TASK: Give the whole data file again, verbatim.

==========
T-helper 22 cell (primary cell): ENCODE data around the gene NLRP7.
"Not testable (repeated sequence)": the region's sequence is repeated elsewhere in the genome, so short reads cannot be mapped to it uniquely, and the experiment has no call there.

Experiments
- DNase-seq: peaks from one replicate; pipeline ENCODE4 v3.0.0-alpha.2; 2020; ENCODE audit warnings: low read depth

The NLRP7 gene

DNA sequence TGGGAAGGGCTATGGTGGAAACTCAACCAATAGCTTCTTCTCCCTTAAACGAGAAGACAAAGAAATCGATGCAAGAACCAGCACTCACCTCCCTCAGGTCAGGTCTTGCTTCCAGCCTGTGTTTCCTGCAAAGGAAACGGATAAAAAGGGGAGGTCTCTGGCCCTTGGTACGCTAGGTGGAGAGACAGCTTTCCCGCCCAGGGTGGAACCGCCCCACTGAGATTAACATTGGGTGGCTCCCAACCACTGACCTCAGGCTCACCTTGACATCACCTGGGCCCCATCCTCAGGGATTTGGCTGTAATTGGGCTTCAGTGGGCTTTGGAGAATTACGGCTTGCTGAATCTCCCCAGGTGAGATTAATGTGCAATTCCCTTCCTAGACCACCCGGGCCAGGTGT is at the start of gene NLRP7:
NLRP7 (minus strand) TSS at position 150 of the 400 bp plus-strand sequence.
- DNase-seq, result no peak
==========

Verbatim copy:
T-helper 22 cell (primary cell): ENCODE data around the gene NLRP7.
"Not testable (repeated sequence)": the region's sequence is repeated elsewhere in the genome, so short reads cannot be mapped to it uniquely, and the experiment has no call there.

Experiments
- DNase-seq: peaks from one replicate; pipeline ENCODE4 v3.0.0-alpha.2; 2020; ENCODE audit warnings: low read depth

The NLRP7 gene

DNA sequence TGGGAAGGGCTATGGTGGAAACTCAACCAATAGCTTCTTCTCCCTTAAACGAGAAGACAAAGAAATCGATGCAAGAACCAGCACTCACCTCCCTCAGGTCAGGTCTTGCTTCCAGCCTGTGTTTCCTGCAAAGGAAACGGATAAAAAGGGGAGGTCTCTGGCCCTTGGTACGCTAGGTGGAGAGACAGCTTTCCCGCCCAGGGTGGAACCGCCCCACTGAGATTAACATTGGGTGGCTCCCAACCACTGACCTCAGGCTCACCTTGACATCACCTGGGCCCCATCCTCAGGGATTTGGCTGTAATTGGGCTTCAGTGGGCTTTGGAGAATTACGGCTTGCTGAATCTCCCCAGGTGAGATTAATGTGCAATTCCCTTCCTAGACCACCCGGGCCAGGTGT is at the start of gene NLRP7:
NLRP7 (minus strand) TSS at position 150 of the 400 bp plus-strand sequence.
- DNase-seq, result no peak